Catch and Release
‘Catch and release’ is a conservation practice that is supported by Inland Fisheries Ireland, whereby a fish is handled responsibly and put back into the same waterbody, safely. When fishing for coarse fish, the use of large keepnets is encouraged; it is also recommended that pike and carp sacks are used to weigh the fish, before returning them safely to the same waterbody.
Campion added: “For anyone interested in angling or trying it out, there is an extensive network of very active clubs, associations and federations all over the country that organise coaching, events and competitions. There’s also a dedicated website for angling in Ireland at www.fishinginireland.info with very helpful information about regulations and bye laws, directories and resources.”
NOTES TO EDITOR
Sources of facts quoted:
* Ipsos MRBI, commissioned by Inland Fisheries Ireland
**Amárach Research: online omnibus survey carried out in July 2021, with questions supplied by Inland Fisheries Ireland using a sample size of 1,000 adults in Ireland.
Stock photography of fish available from Inland Fisheries Ireland (reproduction free).
Full wording of Bye Laws
The Pike Bye Law No. 809 (2006) provides for the following conservation measures:
· a bag limit of 1 pike in any one day
· prohibits the killing of any pike greater than 50 cm in length
· prohibits the possession by any person of more than 1 whole pike less than 50 cm or more than 0.75 kg of pike flesh, this provision does not apply to a person storing pike or pike parts subject to conditions
· prohibits the possession by any person of more than 12 coarse fish for use as bait subject to conditions.
There is no prohibition on the number of frozen sea baits a pike angler can have for the day’s sport.
The Coarse Fish Bye Law No. 806 of the year 2006 provides for the following conservation measures · a bag limit of 4 coarse fish in any one day
· prohibits the killing of any coarse fish greater than 25 cm in length
In addition, these other regulations are in place:
1. It is illegal to fish with more than two rods
2. It is illegal to transfer live Roach from one water to another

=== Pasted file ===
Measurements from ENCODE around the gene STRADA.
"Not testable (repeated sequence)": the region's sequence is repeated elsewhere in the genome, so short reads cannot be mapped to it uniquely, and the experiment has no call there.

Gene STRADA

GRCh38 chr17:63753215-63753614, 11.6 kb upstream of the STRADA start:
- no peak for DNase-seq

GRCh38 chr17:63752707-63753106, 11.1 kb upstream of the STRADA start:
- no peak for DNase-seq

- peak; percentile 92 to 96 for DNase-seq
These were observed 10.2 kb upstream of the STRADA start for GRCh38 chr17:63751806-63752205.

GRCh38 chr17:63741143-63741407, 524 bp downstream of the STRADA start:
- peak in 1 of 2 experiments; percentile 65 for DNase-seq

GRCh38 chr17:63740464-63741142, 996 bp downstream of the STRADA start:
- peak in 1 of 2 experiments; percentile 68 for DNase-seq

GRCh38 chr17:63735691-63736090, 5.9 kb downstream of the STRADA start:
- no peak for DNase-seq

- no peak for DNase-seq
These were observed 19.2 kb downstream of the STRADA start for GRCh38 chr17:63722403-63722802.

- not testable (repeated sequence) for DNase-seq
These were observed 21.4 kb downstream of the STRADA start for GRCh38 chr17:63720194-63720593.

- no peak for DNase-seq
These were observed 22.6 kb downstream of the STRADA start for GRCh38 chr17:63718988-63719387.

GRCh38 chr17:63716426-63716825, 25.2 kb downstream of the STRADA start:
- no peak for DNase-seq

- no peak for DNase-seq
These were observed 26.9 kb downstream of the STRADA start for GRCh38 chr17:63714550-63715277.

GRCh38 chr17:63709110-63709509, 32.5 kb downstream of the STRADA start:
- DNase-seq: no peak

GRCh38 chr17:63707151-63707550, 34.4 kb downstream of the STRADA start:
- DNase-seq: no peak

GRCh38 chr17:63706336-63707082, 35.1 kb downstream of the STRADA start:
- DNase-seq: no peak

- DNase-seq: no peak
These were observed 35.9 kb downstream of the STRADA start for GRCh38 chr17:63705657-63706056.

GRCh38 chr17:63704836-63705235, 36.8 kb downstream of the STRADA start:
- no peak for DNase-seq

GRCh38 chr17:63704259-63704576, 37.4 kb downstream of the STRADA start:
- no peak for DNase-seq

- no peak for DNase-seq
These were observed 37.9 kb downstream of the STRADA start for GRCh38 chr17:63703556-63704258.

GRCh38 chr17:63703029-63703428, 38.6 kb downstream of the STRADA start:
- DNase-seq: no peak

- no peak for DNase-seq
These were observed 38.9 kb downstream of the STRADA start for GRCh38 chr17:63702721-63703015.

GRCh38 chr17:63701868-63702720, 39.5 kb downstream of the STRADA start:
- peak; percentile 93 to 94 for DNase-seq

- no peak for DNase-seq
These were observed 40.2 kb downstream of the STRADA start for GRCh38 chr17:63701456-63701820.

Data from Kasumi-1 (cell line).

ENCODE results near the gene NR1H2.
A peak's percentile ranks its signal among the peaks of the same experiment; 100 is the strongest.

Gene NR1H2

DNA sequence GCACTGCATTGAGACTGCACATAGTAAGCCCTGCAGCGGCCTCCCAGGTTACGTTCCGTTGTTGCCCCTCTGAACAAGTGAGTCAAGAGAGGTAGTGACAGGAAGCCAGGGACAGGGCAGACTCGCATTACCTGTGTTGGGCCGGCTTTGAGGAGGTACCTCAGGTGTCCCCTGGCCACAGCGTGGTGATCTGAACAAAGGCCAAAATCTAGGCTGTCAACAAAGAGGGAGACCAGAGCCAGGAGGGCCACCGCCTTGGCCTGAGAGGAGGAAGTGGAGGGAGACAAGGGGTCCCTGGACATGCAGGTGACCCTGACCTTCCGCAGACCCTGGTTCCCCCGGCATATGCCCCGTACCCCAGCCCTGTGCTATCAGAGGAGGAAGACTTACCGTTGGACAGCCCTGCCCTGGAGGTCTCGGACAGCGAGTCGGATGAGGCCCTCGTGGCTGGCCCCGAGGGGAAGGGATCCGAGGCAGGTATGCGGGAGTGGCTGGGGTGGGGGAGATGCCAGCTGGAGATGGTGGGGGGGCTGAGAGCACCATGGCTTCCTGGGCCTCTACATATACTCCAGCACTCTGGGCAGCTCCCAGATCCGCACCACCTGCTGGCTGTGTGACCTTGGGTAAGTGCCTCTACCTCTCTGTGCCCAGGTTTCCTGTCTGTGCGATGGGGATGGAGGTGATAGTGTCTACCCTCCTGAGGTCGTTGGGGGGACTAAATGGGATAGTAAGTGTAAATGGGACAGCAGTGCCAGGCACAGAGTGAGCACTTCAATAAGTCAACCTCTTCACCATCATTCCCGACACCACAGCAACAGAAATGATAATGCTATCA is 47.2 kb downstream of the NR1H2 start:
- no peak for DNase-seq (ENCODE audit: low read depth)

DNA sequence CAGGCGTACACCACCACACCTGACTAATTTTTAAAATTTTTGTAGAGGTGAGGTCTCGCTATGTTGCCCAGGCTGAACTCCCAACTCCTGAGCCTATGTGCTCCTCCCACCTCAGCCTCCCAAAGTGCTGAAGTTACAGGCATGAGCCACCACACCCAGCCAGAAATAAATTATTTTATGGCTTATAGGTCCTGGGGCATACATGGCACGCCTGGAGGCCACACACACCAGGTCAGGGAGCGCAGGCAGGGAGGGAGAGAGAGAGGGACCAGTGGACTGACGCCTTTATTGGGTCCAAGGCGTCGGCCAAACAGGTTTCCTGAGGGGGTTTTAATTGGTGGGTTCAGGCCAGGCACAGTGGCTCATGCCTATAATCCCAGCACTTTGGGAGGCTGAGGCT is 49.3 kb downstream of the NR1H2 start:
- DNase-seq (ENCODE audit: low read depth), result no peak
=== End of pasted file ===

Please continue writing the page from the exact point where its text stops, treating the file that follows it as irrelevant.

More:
3. The use of live bait is prohibited
For media information:
Sarah Bohan & Sadhbh O’Neill
Communications Team at Inland Fisheries Ireland
E : email@example.com & firstname.lastname@example.org
T : 087 65 39936 & 087 1019998
About Inland Fisheries Ireland (www.fisheriesireland.ie)
Inland Fisheries Ireland is a statutory body operating under the aegis of the Department of Environment, Climate and Communication (DECC) and was established under the Fisheries Act on 1st July 2010. Its principal function is the protection and conservation of the inland fisheries resource. Inland Fisheries Ireland promotes supports, facilitates and advises the Minister on the conservation, protection, management, development and improvement of inland fisheries, including sea angling. Inland Fisheries Ireland also develops policy and national strategies relating to inland fisheries and sea angling and advises the Minister on same (fisheriesireland.ie).
Angling in Ireland
Inland Fisheries Ireland runs the fishinginireland.info website, a comprehensive angling information resource which includes details of 1000s of angling venues all around Ireland. Visitors to the site can search for guides, ghillies, instructors, charter fishing boats, tackle shops and small boat hire on a county-by-county basis or by using interactive maps. Angling reports are posted daily and anglers can sign up for a free weekly ezine, called the Irish Angling Update.